Charter of values

Over twenty years in the service of an exceptional heritage in the heart of Europe

Our association The «European Charter of Cistercian Abbeys and Sites» was founded a quarter of a century ago with the aim of sharing a large number of sites with a common heritage in our European home. Since its foundation, the Cistercian Order was distinguished by its willingness to return to the original vocation of monasticism, particularly in the tradition of the Desert Fathers, while implementing major innovations. This vision of the fathers of the order, was well adapted in the context of the time, and enabled the proliferation of new abbeys and the promoting the monasteries of other Orders throughout Europe during the two centuries that followed. Its originality was reflected both in its intellectual and spiritual dimensions and in its technical ingenuity and remarkable talent for organisation, planning and construction.

By virtue of its system of developing daughter houses, and its spiritual and economic success, Cistercian monasticism spread rapidly across all of Europe, including managing the territory between them with incredible efficiency. Thus, Cistercian heritage is not that of Champagne or Burgundy, but transcends local particularities to contribute a de facto measure of European cultural identity. It leaves behind a large and unique heritage as a testimony worthy of much study and research for present and future generations.

Our association brings together more than 200 Cistercian Abbeys or Sites from 11 European countries and of many differing natures. These include: Government bodies, religious communities, public authorities, institutions, private owners and local associations.

What unites us, beyond these differences, and the hundreds or even thousands of miles separating us throughout Europe, is the desire to preserve and enhance this heritage, to learn, and topromote the spirit of sharing and mutual support, with respect for the spirit of the place and the determination to pass these on to others. These values that unite us, are expressed in our Charter values at the heart of this document.

Shared values

In Europe there is a considerable historical heritage of 750 abbeys for men and 1000 convents of nuns, created by the Cistercian Order between 1098 when it was founded in France in Cîteaux and the late eighteenth century, to which must be added the abbeys created from the nineteenth century onwards.

The “European Charter of Cistercian Abbeys and Sites” Association was officially inaugurated in 1993 at the behest of a few owners and managers of the abbeys who were aware of the need to organise mutual promotion, including the responsibility for the day- to-day preservation and enhancement of the tangible and intangible Cistercian heritage. The Association is independent and has no religious or political involvement.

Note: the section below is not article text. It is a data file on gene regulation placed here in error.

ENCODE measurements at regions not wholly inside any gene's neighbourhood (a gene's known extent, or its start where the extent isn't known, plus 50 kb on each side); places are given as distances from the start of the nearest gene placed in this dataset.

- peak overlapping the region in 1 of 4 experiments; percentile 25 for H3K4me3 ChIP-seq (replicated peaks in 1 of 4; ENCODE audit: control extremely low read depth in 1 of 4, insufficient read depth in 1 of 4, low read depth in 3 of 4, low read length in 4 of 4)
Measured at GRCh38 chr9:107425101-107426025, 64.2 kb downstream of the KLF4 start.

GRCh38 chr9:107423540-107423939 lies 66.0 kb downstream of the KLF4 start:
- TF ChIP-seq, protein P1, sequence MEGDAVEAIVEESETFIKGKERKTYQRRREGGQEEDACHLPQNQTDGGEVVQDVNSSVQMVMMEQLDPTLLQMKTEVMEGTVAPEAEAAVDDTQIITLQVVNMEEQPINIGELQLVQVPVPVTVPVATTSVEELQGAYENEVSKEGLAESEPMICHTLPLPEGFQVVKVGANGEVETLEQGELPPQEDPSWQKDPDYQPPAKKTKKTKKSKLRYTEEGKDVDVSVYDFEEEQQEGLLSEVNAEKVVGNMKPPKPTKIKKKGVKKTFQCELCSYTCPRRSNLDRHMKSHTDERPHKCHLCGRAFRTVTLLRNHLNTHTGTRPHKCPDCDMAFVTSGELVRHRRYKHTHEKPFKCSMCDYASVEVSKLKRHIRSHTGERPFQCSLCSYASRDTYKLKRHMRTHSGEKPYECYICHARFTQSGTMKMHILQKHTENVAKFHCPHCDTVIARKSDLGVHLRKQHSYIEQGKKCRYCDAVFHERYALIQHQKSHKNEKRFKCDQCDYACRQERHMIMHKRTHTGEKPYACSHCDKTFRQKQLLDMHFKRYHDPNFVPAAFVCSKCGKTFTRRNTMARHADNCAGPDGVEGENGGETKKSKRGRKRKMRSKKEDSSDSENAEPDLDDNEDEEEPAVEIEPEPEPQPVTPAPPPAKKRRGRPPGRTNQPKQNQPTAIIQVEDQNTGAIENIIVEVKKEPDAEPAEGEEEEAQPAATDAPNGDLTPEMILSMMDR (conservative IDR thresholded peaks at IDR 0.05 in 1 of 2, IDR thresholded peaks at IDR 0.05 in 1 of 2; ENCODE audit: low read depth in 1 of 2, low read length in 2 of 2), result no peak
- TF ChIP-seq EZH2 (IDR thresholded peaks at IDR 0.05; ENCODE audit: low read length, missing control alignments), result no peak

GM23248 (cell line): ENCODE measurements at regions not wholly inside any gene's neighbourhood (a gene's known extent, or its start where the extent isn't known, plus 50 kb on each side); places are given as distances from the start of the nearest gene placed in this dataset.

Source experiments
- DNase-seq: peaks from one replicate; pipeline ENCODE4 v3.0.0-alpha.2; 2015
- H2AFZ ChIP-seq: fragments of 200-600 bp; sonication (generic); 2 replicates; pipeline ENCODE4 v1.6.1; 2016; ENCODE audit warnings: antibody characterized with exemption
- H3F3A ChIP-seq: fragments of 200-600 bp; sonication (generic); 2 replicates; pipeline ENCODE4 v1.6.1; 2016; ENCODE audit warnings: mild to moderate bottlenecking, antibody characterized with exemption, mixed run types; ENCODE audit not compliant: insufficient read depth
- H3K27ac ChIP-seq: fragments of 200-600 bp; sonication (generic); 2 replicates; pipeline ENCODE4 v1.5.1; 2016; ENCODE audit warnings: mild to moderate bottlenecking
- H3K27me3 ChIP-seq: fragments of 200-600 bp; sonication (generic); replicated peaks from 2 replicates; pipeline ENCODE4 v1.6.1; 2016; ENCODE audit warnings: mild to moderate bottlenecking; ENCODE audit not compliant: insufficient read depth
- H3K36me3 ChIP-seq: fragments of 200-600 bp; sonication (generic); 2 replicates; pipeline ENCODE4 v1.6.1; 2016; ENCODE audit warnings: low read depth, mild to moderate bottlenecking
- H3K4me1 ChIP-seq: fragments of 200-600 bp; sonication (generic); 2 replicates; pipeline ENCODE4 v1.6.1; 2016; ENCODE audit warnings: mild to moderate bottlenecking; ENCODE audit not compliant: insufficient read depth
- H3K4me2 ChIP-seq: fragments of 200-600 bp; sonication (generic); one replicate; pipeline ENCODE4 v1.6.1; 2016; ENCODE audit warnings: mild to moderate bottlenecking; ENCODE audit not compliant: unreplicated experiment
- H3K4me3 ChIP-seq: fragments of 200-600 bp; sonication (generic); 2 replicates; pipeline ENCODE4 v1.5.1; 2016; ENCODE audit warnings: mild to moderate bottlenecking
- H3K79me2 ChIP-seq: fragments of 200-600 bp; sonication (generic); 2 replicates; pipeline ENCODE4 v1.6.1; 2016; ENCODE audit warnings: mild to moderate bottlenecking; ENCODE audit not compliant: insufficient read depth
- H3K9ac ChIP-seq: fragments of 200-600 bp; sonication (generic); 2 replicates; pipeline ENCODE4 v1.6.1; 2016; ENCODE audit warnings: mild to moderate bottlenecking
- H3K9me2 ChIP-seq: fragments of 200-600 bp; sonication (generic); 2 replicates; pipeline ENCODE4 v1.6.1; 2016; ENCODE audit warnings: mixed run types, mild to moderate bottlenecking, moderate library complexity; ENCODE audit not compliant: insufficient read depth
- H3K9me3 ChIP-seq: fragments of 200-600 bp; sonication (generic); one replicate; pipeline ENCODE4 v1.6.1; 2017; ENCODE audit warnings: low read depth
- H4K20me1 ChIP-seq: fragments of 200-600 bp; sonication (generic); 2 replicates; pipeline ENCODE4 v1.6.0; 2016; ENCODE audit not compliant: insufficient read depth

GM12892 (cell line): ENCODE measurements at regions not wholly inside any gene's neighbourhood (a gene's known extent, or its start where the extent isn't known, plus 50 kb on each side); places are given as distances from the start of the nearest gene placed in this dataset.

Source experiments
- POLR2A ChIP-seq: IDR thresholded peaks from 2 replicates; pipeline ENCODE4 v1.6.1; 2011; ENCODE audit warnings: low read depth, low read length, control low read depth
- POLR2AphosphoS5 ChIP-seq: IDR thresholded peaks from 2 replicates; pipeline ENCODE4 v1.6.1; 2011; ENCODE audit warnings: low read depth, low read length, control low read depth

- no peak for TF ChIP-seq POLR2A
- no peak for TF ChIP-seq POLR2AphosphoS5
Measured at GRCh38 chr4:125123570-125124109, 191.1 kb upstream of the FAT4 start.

The “European Charter of Cistercian Abbeys and Sites” Association is a framework for exchange and sharing to enable members to seize all opportunities for discernment and action to serve its objectives. The Association also aims to represent its members vis-à-vis third parties, at all levels, in order to defend and promote this heritage.

The Association is European. This European dimension naturally reflects Cistercian history, where there are special issues associated with the dynamics of a European culture.

Cistercian environments, created and disseminated throughout the European continent are connected through a living network, and which transcend natural borders, have contributed to the existence of a European cultural identity.

The “European Charter of Cistercian Abbeys and Sites” Association aims to improve the dissemination of this heritage, and to support and stimulate historical and archaeological research. Recognising that the long- term preservation of Cistercian heritage can only be effective if people appreciate and understand its value, the Association promotes it through education and publicity.

The “European Charter of Cistercian Abbeys and Sites” Association acts in the public interest and is a non-profit volunteer-based organisation. Its goals are fundamentally cultural, not excluding however the reality of the economic and environmental constraints, including those arising

for some sites of intense tourist activity. The Association supports sustainable and well-informed cultural tourism.